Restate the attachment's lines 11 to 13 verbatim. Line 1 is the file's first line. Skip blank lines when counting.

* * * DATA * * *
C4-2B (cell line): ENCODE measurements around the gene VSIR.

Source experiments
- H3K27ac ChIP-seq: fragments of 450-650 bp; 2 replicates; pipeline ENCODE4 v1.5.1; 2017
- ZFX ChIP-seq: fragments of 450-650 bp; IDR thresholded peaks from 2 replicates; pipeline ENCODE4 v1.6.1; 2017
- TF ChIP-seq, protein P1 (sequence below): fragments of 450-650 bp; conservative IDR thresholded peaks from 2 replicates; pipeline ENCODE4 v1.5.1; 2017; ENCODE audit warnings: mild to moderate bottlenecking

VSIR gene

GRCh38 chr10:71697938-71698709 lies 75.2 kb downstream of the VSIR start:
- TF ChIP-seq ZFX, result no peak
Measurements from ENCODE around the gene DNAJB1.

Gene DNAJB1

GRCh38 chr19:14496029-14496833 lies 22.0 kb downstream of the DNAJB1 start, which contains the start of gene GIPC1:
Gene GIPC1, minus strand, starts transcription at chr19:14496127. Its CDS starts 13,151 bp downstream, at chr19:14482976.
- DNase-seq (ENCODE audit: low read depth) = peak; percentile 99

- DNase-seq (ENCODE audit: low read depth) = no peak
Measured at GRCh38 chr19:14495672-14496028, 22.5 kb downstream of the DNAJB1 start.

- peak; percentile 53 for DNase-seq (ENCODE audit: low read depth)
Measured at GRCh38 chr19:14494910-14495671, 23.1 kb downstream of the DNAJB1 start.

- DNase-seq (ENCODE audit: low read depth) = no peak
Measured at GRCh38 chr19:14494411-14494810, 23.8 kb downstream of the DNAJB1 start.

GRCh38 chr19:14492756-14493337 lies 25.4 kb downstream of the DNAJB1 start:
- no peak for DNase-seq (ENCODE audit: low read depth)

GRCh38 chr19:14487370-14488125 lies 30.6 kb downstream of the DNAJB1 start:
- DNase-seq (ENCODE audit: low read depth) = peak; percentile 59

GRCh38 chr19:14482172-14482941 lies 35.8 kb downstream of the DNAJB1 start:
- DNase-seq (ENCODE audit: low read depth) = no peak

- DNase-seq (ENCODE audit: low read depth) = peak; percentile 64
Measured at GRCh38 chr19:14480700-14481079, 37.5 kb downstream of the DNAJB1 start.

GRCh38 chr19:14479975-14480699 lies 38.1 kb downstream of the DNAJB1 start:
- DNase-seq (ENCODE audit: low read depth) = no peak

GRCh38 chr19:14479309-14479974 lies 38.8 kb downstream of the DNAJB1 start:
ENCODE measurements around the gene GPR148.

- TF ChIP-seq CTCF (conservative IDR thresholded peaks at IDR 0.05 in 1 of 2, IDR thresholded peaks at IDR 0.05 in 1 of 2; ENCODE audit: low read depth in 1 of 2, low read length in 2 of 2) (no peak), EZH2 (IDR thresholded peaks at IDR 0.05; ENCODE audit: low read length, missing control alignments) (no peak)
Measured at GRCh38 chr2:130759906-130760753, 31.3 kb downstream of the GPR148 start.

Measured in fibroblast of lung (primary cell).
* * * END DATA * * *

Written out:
GRCh38 chr19:14496029-14496833 lies 22.0 kb downstream of the DNAJB1 start, which contains the start of gene GIPC1:
Gene GIPC1, minus strand, starts transcription at chr19:14496127. Its CDS starts 13,151 bp downstream, at chr19:14482976.
- DNase-seq (ENCODE audit: low read depth) = peak; percentile 99